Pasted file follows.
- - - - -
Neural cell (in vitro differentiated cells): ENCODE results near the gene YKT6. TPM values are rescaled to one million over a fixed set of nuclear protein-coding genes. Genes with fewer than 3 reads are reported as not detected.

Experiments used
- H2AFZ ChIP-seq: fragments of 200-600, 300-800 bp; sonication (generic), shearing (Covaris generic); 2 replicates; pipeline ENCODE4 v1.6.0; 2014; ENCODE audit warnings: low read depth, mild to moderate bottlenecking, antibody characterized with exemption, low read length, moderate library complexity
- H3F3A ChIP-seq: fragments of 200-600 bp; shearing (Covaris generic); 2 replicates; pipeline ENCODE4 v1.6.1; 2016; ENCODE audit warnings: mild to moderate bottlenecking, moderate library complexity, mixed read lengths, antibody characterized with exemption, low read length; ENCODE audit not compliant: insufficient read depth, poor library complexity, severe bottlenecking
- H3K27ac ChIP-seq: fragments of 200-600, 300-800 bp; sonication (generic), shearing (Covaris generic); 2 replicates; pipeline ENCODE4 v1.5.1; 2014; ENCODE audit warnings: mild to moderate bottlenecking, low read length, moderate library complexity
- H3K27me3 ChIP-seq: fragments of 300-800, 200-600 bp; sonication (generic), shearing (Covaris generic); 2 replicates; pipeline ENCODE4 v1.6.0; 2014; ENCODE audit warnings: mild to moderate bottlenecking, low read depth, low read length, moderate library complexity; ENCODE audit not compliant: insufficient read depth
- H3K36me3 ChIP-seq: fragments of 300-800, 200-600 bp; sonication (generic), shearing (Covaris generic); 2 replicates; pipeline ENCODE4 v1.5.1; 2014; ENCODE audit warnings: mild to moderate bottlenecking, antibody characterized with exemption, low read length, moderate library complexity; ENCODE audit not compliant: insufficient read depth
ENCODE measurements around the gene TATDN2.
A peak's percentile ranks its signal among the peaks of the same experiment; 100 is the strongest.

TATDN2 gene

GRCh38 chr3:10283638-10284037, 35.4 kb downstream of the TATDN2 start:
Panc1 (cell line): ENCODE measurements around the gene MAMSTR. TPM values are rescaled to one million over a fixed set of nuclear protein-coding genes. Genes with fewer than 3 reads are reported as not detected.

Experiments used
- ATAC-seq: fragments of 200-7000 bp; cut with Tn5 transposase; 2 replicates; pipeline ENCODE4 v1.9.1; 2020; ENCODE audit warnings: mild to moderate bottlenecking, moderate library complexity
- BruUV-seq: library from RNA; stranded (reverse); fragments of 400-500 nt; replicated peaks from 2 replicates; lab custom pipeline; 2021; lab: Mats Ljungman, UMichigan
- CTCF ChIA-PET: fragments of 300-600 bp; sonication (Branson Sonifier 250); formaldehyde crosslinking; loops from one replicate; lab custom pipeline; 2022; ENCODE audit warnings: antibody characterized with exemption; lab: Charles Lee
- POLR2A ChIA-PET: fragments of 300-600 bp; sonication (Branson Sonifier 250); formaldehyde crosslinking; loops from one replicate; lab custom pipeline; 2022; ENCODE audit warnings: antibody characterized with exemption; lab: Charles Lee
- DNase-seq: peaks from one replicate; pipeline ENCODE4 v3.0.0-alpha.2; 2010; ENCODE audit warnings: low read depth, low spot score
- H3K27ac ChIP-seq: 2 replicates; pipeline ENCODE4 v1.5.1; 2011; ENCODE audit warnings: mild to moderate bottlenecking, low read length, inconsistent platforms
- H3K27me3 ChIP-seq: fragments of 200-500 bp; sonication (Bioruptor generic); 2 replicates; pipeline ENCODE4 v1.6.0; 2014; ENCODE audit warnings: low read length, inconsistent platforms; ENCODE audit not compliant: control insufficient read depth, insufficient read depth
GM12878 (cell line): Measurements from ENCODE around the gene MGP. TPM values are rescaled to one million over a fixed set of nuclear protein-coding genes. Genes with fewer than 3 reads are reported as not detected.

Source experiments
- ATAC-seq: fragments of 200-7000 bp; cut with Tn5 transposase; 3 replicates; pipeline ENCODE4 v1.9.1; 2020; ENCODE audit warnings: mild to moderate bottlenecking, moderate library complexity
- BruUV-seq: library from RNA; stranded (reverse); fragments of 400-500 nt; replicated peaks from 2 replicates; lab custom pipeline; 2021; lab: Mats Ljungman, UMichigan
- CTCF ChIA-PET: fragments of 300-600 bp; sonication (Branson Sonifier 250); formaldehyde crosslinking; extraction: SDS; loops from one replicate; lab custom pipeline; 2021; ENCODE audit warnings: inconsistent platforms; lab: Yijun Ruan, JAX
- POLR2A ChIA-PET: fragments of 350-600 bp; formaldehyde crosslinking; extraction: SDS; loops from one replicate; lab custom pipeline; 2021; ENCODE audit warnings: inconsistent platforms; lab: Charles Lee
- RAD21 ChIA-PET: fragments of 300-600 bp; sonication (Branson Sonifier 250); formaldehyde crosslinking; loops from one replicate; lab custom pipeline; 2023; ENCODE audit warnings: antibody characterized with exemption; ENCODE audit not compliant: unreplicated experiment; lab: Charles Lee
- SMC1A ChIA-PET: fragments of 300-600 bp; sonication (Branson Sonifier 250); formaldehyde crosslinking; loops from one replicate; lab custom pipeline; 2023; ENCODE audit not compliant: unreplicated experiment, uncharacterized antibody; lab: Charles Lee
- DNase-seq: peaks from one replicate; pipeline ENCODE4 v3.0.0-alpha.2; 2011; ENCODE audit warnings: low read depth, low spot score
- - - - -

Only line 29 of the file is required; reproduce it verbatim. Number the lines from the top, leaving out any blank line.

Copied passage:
- DNase-seq: peaks from one replicate; pipeline ENCODE4 v3.0.0-alpha.2; 2011; ENCODE audit warnings: low read depth, low spot score